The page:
By the time Lori Arnold got out of prison in 1999 most of the straight jobs had disappeared, the average wage had dropped to five dollars an hour and 80 percent of the jobs still left were held by undocumented Mexican immigrants. She went to work for Cargill, slicing up hogs in a room so cold she had to pour hot water over her rubber boots to keep her feet from going numb. And, since she was bright and desperate, Lori Arnold couldn’t help but notice that there was a racial divide between the high quality crank the Mexican workers used and the kitchen crank the white locals used. So like all good workers in the new knowledge worker economy, Lori Arnold used her mind.
By 2001, two years after she was sprung, Lori was selling so much Mexican crank to poor Iowa whites that she had to open another nightclub to launder all the money. Her success did not last long. On October 25th of that year she sold four ounces of meth to a local Iowa cop and returned to the penitentiary.
Trickle Down Economy
Since Methland was published last summer the reviews have been very mixed. Most of the critical reviews have scolded Reding for trying to do what this review has tried to do, which is to try to hint at “a unified theory of ‘the meaning of meth.'”
Scott Martelle for example, a journalism instructor at Chapman University who wrote the review for the Los Angeles Times, cannot bring himself to believe that methamphetamine abuse might be in any way connected to the shattering of the American dream. Martelle writes: “At first, Reding argues, meth was viewed as a crutch by local workers looking for a little boost to get through long double shifts. It’s not a persuasive argument. Substance abuse – from alcohol to pot to coke and now meth – in rural America has a lot of contributing factors, but the drive to work harder doesn’t seem likely to rank high among them.”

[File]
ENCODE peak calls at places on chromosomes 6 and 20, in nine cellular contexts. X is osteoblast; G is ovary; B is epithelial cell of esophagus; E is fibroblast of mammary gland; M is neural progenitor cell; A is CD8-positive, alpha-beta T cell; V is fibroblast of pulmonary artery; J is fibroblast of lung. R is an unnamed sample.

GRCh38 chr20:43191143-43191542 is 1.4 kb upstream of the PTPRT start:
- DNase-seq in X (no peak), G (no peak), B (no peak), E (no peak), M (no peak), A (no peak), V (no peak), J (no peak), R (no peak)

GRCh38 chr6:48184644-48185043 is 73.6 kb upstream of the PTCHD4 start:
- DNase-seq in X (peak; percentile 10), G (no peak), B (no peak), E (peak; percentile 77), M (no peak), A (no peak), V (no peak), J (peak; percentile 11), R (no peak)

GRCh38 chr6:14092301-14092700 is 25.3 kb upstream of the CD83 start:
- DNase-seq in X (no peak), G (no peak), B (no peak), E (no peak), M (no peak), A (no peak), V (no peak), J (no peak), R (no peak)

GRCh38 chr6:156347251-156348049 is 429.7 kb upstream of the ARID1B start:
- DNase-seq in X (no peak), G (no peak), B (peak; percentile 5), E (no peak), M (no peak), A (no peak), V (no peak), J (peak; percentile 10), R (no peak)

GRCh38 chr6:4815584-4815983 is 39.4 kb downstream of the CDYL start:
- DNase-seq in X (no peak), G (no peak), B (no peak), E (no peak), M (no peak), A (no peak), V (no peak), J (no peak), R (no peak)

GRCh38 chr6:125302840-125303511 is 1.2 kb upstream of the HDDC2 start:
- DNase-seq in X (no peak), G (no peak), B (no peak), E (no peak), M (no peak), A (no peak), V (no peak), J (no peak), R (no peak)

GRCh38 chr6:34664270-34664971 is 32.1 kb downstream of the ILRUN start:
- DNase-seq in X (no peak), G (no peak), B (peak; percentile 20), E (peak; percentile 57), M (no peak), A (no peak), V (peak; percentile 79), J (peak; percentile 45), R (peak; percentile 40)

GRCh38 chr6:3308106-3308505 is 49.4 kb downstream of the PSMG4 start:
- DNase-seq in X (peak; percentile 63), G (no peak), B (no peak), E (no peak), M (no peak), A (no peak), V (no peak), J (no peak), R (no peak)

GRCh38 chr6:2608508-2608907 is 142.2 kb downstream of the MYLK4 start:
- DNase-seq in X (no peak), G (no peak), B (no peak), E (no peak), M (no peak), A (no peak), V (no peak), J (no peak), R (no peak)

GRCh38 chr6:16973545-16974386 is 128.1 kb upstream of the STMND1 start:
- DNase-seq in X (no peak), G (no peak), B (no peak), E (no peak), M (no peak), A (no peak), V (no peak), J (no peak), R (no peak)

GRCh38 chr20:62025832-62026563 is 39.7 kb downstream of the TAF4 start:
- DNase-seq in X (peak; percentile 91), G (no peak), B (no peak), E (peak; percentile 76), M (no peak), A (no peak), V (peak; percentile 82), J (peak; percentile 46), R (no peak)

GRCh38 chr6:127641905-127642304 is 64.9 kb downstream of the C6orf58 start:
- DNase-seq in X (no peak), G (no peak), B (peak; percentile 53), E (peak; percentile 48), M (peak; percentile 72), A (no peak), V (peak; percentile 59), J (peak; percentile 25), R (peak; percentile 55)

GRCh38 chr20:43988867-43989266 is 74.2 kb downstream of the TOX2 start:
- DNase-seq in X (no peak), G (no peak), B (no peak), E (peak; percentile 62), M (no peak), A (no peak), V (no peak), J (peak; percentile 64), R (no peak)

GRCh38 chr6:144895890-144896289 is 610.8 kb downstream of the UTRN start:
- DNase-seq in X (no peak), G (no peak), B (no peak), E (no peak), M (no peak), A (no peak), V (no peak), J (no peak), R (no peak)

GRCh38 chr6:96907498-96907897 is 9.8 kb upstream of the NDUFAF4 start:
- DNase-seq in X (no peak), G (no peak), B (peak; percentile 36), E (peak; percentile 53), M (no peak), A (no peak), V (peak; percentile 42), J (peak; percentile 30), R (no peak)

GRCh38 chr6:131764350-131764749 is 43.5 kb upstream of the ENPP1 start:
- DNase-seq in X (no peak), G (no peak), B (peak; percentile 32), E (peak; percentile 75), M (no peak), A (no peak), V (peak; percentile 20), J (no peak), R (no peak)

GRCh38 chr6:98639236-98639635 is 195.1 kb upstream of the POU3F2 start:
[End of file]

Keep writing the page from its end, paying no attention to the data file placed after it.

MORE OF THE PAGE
I think Reding’s argument is persuasive and I think it is about time somebody who can actually get a book published said it. Nick Reding has gone and looked and tried to sympathize so he understands that crank abuse is not the disease. Crank abuse, like Gin abuse in Dickens’ London, is a symptom of a disease that most cops, lawyers, judges, politicians, authors and, apparently, journalism instructors refuse to see. Reding sees what I see and so I think Methland deserves to be read.
You can get a copy on Amazon for $16.50.